# How to find the next term in an arithmetic sequence

An arithmetic sequence goes from one term to the next by always adding (or subtracting) the

**same**value.The number added (or subtracted) at each stage of the arithmetic sequence is called the

**common difference**.Examples of arithmetic sequences occur when things change by the same amount each time.

## How do they work?

### Example 1

Here is an arithmetic sequence:

8, 11, 14, 17...

- To find the next term in this sequence we calculate the common difference.
- In this example the common difference is
**+3**.

8 (+3) 11 (+3) 14 (+3) 17 (+3) …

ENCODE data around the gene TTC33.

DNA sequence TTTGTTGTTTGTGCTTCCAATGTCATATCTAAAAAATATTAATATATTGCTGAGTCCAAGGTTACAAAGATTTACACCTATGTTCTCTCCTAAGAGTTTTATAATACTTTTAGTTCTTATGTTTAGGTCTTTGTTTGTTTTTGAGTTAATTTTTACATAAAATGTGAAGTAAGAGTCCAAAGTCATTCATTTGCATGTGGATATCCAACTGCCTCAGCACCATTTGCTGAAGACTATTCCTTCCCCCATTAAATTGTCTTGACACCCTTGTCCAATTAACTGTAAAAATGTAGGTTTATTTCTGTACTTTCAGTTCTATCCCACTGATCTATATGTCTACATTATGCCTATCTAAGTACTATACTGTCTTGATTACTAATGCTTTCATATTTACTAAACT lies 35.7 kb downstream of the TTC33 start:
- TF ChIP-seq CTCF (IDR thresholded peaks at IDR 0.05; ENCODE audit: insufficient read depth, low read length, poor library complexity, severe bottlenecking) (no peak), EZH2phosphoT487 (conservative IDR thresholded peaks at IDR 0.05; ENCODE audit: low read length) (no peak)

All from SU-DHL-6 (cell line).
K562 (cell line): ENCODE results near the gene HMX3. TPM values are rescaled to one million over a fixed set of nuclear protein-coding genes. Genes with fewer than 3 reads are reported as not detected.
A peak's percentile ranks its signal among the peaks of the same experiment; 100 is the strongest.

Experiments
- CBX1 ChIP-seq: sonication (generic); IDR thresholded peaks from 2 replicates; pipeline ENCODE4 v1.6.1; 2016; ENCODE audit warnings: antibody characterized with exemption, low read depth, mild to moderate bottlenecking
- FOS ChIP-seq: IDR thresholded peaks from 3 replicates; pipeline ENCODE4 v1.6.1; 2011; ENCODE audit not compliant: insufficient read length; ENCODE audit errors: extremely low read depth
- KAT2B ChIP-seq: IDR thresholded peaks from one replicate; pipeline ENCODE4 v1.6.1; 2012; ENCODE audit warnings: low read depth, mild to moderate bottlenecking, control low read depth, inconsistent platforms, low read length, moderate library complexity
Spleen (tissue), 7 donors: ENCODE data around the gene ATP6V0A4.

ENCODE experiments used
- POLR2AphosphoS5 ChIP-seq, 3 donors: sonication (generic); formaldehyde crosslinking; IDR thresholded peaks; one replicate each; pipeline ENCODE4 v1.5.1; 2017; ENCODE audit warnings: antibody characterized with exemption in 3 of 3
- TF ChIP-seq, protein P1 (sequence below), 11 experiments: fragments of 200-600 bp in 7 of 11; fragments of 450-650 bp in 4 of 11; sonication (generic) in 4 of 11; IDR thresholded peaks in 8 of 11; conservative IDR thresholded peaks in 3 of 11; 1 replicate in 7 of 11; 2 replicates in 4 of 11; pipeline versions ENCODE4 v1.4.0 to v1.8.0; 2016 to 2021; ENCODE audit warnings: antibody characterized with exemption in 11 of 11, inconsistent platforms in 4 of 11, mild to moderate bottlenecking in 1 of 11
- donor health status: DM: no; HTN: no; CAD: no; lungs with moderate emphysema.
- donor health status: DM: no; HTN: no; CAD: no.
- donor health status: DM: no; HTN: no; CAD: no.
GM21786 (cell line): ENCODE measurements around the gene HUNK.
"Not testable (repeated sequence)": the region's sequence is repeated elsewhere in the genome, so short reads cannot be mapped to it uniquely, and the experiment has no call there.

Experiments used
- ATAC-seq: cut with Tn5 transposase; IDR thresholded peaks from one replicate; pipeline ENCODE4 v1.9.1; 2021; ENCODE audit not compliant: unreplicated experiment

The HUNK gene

Therefore, the next term in the sequence would be **20** (17 + 3)

### Example 2

Here is another arithmetic sequence:

70, 60, 50, 40 …

In this example the common difference is **-10**, because 10 is subtracted from each term to give the next term in the sequence.

70 (-10) 60 (-10) 50 (-10) 40 (-10) …

The next term in the sequence will be **30** (40 – 10)

When an arithmetic sequence is plotted on a graph, it always gives a **straight line**.

## Common examples of arithmetic sequences

- Shape patterns (see image).
- Someone walking the same distance every 10 minutes.

## Arithmetic sequence activity

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